The following was the Friday keynote for GWNN Bash 23, which took place August 19, 2016. For those who were there, you will note that this is not the exact piece that was delivered. My hope is to have the video up in the next month. However, I wanted those interested to see the piece on forgiveness and making change – because all of us in sexuality populations are sexual athletes who have a chance to make it better… today.
I’m really honored to be here at GWNN Bash. Can you believe this is the 23rd annual event? That is quite the accomplishment, to come back year after year – for staff, volunteers, vendors, and attendees alike.
Who is here for the first time? Welcome so much to the adventure! Have you gotten to attend some classes already? That’s wonderful!
For everyone else I want you to raise your hands. You are the people who have been here before and come back. For more classes, more parties, more connections. A chance to see old friends and make new ones.
So, which of you have been here five or more years? Who has been here ten? Fifteen? Twenty? Wow. Anyone been here for all 23? That’s amazing!
Now, as all of us get ready for this wonderful weekend, we’re all geared up for different things. But some of us are also coming to this event from a place of trepidation. A place of uncertainty.
This is completely valid too, and I want to talk tonight about why that feeling is valid, and how we can acknowledge it, and still move forward to have a great weekend.
The reason some of us are hesitant to dive in with both feet first is because things have not always gone right. Whether at a big event like this, a small party, or in the privacy of their own play, stuff has been imperfect. Sometimes in fact, it has been outright painful, damaging, or truly harmful. We try our best to keep an open mind, but for a lot of us, the wound is there, and that trepidation is us trying to not be wounded again. That, my friends, is completely reasonable.
For some of us, it is because our consent has been violated. In a study by the National Coalition for Sexual Freedom, 29% of the respondents reported having had their pre-negotiated safewords or limits violated in some way. 8.9% of respondents said that this was some sort oral, anal, or vaginal sex. This, my friends, is because the kink community is not a utopia. It’s a core-section of the world at large.
Other times, we are tender because we’ve had some sort of miscommunication in our play that had things go off-kilter. Your partner said they wanted to get tied up, you said you wanted to tie them up – end of story, right? Well, one party thought that meant a scene that really pushed their body, and the other thought it meant doing decorative harnesses… this can either lead to serious physical harm, or a total snooze-fest, depending on the situation.
It was, at the end of the day, no one’s fault per se. Even if we negotiate in long-form paperwork and three-year interviews, it can have those moments that throw everything off-kilter. The reason why is summed up beautifully by Irish playwright and author George Bernard Shaw who said “The single biggest problem in communication is the illusion that it has taken place.” The problem, my friends, is that we think communication happens.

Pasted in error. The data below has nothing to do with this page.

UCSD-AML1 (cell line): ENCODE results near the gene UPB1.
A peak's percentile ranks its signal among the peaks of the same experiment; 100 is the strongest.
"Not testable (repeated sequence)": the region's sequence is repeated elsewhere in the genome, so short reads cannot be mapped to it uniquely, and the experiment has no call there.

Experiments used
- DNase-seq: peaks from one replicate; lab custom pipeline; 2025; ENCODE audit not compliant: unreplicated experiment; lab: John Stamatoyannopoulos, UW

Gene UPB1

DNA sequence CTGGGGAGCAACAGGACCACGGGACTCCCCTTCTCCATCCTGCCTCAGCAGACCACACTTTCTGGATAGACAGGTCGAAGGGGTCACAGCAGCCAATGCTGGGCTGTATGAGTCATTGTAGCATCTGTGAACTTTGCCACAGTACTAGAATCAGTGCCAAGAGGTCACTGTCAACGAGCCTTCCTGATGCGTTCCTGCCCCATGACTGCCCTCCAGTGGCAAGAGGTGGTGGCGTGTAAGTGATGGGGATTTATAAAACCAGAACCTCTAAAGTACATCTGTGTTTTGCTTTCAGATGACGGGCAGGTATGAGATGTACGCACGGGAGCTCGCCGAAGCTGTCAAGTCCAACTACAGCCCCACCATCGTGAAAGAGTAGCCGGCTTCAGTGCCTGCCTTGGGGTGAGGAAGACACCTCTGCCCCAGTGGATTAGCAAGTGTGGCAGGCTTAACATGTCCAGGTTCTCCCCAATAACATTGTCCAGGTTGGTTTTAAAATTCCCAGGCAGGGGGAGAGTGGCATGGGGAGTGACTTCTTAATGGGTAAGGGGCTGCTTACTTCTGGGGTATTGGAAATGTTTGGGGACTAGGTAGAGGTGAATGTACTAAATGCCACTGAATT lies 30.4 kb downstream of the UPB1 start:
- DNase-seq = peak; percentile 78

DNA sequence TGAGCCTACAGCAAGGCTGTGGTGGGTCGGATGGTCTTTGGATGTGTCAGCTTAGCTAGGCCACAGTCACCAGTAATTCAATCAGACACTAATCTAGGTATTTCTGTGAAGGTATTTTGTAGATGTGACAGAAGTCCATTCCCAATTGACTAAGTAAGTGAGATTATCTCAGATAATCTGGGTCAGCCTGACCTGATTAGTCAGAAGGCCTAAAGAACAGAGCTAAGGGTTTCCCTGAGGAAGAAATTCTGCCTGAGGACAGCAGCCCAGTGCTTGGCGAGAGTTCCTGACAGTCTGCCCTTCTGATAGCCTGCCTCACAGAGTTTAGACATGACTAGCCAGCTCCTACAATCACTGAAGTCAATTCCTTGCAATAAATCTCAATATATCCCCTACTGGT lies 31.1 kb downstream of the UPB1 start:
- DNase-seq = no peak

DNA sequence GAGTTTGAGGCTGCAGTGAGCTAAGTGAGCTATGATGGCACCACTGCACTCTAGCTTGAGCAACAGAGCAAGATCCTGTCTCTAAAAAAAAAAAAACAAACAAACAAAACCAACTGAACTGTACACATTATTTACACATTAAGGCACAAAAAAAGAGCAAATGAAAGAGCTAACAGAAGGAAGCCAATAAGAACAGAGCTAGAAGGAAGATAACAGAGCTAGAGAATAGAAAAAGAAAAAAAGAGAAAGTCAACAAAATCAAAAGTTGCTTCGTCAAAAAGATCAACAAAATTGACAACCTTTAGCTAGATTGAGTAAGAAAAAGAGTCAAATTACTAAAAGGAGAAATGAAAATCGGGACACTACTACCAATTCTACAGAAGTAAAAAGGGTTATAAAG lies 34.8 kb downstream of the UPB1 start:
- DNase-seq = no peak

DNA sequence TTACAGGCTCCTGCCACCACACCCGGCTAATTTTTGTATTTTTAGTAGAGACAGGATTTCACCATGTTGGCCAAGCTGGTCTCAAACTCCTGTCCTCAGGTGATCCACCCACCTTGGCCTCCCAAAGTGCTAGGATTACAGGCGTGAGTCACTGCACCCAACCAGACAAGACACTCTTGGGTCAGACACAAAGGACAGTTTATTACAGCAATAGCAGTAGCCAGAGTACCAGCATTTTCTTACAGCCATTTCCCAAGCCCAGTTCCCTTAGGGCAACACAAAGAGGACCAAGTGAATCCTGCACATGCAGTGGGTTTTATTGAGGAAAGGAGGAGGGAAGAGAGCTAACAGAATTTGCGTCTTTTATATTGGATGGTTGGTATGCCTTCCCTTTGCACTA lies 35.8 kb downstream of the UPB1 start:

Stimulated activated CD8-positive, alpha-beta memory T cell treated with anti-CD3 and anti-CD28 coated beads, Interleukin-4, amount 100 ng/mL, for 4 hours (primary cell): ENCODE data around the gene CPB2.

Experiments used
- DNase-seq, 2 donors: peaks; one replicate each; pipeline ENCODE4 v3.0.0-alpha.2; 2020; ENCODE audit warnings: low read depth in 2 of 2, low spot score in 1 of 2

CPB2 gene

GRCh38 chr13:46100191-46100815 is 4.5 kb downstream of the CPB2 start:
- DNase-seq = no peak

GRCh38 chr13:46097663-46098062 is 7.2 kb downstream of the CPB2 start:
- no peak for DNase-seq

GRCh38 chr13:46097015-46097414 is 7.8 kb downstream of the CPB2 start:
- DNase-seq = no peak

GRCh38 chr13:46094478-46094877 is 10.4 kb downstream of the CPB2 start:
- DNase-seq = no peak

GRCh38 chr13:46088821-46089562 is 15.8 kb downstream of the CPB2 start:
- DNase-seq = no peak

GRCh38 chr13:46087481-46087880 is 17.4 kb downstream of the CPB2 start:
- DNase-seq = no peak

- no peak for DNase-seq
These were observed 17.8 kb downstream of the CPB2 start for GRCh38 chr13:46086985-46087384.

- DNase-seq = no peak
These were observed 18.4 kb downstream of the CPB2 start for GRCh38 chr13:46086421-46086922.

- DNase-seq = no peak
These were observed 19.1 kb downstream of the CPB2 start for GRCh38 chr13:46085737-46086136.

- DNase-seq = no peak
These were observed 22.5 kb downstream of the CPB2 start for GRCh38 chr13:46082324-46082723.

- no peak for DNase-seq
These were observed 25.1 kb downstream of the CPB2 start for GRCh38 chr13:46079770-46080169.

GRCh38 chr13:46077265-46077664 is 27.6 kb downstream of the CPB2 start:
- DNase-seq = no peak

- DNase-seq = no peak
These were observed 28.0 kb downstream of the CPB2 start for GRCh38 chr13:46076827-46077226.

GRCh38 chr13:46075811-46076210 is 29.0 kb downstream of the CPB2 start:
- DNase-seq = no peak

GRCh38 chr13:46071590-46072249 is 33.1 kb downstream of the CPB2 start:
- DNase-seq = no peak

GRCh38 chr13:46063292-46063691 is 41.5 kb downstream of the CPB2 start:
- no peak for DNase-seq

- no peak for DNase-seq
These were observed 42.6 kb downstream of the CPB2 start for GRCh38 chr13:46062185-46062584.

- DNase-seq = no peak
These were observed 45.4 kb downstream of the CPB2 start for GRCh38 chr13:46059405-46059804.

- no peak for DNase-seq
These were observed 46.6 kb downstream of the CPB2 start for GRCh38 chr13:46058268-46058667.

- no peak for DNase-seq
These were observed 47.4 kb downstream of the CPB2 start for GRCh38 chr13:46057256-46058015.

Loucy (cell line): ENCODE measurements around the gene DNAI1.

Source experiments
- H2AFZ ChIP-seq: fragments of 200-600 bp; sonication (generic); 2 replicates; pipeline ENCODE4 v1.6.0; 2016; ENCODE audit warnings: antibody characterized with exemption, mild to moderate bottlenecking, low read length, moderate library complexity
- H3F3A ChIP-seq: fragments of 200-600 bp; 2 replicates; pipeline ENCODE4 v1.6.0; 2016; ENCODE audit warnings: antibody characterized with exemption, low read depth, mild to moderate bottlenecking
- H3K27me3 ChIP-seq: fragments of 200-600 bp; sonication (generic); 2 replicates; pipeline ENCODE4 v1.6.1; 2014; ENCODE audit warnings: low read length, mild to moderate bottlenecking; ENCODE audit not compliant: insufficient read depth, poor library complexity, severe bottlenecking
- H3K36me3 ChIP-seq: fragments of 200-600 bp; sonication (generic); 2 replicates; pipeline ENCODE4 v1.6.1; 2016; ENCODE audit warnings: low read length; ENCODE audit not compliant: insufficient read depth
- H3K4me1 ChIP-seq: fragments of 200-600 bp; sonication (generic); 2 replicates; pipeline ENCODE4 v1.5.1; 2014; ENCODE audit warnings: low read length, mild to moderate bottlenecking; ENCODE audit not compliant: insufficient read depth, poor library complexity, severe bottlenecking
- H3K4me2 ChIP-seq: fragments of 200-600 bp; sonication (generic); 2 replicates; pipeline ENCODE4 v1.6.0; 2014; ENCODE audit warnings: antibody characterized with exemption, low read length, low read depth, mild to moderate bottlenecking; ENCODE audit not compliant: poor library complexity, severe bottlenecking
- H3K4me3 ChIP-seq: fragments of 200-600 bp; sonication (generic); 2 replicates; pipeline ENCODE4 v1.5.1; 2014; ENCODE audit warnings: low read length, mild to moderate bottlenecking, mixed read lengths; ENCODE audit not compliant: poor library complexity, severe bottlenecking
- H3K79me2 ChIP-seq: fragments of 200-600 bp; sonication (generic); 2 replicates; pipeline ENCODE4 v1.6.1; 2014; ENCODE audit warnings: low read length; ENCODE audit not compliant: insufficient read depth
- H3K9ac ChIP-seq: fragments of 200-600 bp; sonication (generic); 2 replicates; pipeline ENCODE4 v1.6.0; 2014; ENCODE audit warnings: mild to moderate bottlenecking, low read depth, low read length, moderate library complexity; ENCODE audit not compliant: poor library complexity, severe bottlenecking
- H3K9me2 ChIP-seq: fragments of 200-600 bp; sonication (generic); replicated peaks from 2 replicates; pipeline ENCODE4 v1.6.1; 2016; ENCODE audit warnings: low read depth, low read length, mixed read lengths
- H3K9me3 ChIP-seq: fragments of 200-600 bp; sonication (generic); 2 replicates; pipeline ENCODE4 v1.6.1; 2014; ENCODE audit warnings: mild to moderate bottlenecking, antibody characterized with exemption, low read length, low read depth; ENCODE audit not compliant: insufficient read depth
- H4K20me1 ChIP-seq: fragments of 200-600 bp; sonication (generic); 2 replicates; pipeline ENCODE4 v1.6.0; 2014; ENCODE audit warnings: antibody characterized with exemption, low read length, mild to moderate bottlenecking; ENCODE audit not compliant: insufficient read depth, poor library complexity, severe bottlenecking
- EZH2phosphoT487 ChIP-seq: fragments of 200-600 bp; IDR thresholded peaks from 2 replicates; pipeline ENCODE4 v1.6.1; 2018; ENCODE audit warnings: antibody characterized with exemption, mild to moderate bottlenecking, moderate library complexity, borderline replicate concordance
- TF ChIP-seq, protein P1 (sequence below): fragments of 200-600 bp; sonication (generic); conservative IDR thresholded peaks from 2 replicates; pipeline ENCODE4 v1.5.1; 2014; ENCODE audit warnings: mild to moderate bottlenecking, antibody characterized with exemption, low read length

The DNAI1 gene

The reality is that I think about concepts, they get filtered through my life experience, and come out of my mouth as words. Those words then get taken in by you, filtered through your life experience, and turned into interpretations and new concepts. What I mean by a “hard scene” for example has nothing to do with what you mean by a “hard scene.”
This can hurt even more because we live in a community that carries a myth that we spend a lot of time on communication, and therefore we will have fewer issues arise. And you know what, I think we do. I know, a moment ago I said that we are a core sample of the world at large, and we are. The reason I argue that we have fewer issues arise then there might be is because we are sexual athletes. We, my friends, are sexual Olympians!
With the Olympics getting ready to wrap up in Rio, is there anyone here who saw Simone Biles take the all-around in gymnastics?
Hell yea! She was amazing. And know what the average human can’t do? A double-flip with a half twist. Not at all. Not even a dream of it.
Know what the average sexual athlete can’t do? Single-tail their lover while they are riding a Sybian. Put needles in their lover’s breasts. Take a fist up inside them. Give a blow-job while tied up in a seemingly impossible pose.
Gymnasts do seemingly impossible things and make them look effortless. If someone falls, or lands wrong, the risk of true harm is staggering. Look at Samir Ait Said from France, who broke his leg on the landing during the men’s vault. It is because he was doing, as an extreme sports athlete, what most of us would never dream of doing. And so it is for us as extreme sexual athletes.
Even for those of you who are new, swimming laps for the first time and having no dream of ever becoming Michael Phelps. You, my friends, are getting in the water and swimming, when a staggering number of people in America can’t swim – sometimes due to desire, and more-often due to opportunity, access, inspiration, and exposure.
Now, the third reason some feel nervous about events like these, outside of these play contexts, is stuff that has been done to them that was mean, or harmful. It comes in lots of forms, from things that are outright vindictive, to stuff that was simply dickish. It comes in lots of forms, and for those of you who have received, or given, such behavior, your memories come in a lot of different forms.
Now, the fourth category is the biggest one I see. It’s people who messed up. These mess-ups come in a wide array of style and collateral damage. Perhaps it is someone who walked into the back-swing of your flogger. Maybe it was someone calling you by your scene name at the grocery store. It could be someone whose technique was poor, or who tried to dominate you in the snack area just because they knew you were a slave. It could be someone who made homophobic, fat-phobic, ableist, racist, or misogynistic comments on FetLife.